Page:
Global meeting of cultural districts in Barcelona HELSINKI_unspecified

Next May, from 10th till 12th, the city of Barcelona will host the annual convening of the Global Cultural District Network (GCDN), an international meeting co-organized by Future Places which will gather 120 delegates from 52 different cities and 25 countries carrying out discussions about the challenges and opportunities leaders face in planning and running cultural districts. Barbican from London, BRIC from New York and Alserkal Avenue from Dubai are some of the cultural districts attending the global meeting and discussing about the future of cultural districts worldwide.

The meeting will start with a cultural tour around Poblenou in order to understand its transformation from derelict buildings and factories into fine arts and design schools, and old warehouses into offices for new media and high tech companies. El Raval will be the next stop, with a day meeting in CCCB and a tour through the streets of El Raval and its cultural facilities as a prime example of successful urban regeneration through culture. The meeting will end in L’Hospitalet Cultural District, an engaging project that aims to make culture an element of transformation and commitment to the growth of the city of L’Hospitalet de Llobregat.


The Global Cultural Districts Network (GCDN), an initiative of AEA Consulting, is an international membership-based network that fosters cooperation and knowledge-sharing among those responsible for planning and running districts and clusters that include a significant cultural element. Founded in 2013, GCDN provides a context for cultural leaders to discuss emerging best practice across a range of issues related to the successful creation and management of cultural districts and cultural planning around the world.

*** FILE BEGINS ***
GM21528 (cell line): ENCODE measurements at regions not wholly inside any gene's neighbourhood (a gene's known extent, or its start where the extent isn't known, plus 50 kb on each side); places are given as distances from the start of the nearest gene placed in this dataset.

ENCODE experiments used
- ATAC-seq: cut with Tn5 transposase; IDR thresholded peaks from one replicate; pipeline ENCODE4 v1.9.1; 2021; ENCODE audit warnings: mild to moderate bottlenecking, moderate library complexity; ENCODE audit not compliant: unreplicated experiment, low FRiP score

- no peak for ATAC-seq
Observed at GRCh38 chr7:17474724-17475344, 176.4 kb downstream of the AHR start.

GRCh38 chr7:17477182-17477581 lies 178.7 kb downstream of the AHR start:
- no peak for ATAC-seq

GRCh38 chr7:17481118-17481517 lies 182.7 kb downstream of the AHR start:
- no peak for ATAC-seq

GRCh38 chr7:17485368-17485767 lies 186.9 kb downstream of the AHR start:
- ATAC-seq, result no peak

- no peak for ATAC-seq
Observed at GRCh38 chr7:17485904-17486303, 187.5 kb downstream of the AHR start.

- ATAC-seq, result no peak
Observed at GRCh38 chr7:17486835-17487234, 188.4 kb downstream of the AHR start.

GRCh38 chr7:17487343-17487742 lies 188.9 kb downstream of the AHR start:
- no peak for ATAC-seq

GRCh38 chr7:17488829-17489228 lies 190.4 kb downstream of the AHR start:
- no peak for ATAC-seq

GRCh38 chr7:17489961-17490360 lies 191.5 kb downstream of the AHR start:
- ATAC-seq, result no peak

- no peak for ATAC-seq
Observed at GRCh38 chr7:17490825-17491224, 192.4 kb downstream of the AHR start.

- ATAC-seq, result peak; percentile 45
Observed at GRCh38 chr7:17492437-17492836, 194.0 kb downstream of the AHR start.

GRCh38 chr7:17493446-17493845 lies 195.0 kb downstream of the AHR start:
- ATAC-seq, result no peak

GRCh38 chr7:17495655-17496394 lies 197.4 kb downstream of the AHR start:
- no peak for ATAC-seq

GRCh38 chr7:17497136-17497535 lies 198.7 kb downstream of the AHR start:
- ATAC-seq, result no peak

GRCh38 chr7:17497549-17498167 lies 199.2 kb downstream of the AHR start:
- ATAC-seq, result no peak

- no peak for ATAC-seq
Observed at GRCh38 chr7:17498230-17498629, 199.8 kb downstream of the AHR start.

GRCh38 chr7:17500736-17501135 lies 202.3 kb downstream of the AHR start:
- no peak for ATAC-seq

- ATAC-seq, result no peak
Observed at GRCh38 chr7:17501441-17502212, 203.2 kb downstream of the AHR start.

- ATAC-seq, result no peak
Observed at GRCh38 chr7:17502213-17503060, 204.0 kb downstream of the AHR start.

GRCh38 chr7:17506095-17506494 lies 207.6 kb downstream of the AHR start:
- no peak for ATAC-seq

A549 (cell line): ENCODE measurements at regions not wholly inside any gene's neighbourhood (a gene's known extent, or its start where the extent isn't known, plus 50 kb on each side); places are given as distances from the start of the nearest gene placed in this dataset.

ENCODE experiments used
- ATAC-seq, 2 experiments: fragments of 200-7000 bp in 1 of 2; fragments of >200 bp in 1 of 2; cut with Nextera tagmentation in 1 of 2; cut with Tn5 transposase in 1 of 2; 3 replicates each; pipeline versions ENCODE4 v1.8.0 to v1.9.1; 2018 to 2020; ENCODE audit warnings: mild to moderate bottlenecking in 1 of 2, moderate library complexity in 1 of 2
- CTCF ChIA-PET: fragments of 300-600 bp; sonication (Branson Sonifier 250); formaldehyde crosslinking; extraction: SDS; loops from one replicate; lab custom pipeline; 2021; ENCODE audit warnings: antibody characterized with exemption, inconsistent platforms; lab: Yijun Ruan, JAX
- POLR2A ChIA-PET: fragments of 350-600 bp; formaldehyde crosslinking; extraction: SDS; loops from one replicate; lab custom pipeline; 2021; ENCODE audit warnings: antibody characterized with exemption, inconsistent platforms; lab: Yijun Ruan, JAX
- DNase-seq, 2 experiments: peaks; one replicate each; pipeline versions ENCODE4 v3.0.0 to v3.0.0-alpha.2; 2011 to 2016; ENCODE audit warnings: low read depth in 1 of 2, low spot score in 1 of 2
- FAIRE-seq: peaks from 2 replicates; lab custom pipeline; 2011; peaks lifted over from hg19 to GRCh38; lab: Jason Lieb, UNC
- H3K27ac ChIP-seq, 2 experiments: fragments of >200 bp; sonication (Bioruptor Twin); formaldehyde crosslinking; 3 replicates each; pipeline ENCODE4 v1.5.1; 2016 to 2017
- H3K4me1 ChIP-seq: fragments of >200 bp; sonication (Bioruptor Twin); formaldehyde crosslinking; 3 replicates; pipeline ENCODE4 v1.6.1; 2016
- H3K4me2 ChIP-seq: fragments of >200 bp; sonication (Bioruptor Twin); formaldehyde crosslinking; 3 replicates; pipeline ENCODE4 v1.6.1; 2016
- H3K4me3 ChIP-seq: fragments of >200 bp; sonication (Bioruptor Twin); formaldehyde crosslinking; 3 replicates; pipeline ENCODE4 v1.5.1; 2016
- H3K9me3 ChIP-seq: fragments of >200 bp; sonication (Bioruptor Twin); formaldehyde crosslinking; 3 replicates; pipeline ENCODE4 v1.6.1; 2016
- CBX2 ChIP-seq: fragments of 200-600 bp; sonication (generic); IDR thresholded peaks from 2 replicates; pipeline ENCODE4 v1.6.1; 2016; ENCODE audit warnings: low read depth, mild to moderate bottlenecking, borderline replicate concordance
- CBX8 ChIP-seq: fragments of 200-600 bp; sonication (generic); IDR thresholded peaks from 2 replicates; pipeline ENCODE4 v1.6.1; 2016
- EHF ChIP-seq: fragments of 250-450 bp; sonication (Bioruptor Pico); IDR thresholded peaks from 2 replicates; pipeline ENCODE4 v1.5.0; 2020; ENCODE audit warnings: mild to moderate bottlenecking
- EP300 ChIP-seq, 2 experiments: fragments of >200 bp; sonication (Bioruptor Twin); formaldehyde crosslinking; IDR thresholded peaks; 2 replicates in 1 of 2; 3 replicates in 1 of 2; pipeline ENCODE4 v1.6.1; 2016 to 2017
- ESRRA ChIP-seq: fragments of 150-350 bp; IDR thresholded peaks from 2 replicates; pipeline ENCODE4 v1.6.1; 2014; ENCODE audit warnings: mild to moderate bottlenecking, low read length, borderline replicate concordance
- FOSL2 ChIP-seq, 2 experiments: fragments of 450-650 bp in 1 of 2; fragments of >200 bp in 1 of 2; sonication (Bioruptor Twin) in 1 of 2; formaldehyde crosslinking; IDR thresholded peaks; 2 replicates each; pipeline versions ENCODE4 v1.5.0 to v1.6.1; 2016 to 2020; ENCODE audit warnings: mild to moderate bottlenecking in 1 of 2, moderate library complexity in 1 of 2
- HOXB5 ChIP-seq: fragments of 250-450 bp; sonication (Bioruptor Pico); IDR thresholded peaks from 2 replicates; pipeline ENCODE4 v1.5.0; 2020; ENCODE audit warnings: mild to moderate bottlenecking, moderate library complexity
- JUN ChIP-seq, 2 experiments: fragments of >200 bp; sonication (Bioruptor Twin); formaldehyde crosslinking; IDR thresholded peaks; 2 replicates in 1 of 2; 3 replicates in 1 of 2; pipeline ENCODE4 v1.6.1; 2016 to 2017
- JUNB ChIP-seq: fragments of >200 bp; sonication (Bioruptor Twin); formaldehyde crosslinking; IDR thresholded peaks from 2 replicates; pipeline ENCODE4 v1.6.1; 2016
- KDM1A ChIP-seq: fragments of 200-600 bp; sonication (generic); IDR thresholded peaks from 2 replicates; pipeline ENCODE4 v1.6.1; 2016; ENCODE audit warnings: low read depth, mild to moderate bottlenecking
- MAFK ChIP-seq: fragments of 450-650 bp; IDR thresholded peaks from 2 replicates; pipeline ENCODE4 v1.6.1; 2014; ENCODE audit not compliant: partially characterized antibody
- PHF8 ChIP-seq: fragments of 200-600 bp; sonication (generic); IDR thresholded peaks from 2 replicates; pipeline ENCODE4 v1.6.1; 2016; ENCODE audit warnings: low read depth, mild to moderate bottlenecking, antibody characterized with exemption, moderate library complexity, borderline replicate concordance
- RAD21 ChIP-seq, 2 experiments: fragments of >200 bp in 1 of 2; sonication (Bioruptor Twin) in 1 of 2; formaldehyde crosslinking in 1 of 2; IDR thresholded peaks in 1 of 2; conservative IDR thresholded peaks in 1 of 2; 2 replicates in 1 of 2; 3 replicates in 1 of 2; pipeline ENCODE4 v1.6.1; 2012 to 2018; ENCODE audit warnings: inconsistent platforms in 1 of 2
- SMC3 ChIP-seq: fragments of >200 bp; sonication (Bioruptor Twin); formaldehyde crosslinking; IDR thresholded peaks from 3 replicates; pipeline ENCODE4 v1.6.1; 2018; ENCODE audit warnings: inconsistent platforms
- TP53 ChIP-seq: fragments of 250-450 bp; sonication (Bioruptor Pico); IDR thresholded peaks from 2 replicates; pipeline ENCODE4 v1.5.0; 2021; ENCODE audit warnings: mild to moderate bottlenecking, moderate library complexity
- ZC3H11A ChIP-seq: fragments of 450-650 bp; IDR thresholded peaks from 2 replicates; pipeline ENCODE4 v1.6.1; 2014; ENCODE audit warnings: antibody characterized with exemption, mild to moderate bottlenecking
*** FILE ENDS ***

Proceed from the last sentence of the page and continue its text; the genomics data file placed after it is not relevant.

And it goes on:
GCDN - Barcelona Program - Agenda at a Glance

Find the full agenda here.

Future Places, connecting culture(s)

Future Places Bookmarks syd-wachs-120737

The New Urban Crisis: How Our Cities Are Increasing Inequality, Deepening Segregation, and Failing the Middle Class—and What We Can Do About It, by Richard Florida.

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In recent years, the young, educated, and affluent have surged back into cities, reversing decades of suburban flight and urban decline. And yet all is not well, Richard Florida argues in The New Urban Crisis. Florida, one of the first scholars to anticipate this back-to-the-city movement in his groundbreaking The Rise of the Creative Class, demonstrates how the same forces that power the growth of the world’s superstar cities also generate their vexing challenges: gentrification, unaffordability, segregation, and inequality. Meanwhile, many more cities still stagnate, and middle-class neighborhoods everywhere are disappearing. Our winner-take-all cities are just one manifestation of a profound crisis in today’s urbanized knowledge economy. 


Nation branding: Concepts, issues, practice, by Keith Dinnie.


Nation Branding: Concepts, Issues, Practice is a comprehensive and exciting text that demonstrates why nations are embracing the principles of brand management. It clearly explains how the concepts and techniques of branding can be adapted to the context of nations- as opposed to the more usual context of products, services, or companies. Concepts grounded in the brand management literature such as brand identity, brand image, brand positioning, and brand equity, are transposed to the domain of nation branding and supported by country case insights that provide vivid illustrations of nation branding in practice.


Rethinking Place Branding: Comprehensive Brand Development for Cities and Regions, by Mihalis Kavaratzis.

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As Place Branding has become a widely established but contested practice, there is a dire need to rethink its theoretical foundations and its contribution to development and to re-assert its future. This important new book advances understanding of place branding through its holistic, critical and evidence-based approach. Contributions by world-leading specialists explore a series of crucially significant issues and demonstrate how place branding will contribute more to cultural, economic and social development in the future. The theoretical analysis and illustrative practical examples in combination with the accessible style make the book an indispensable reading for anyone involved in the field.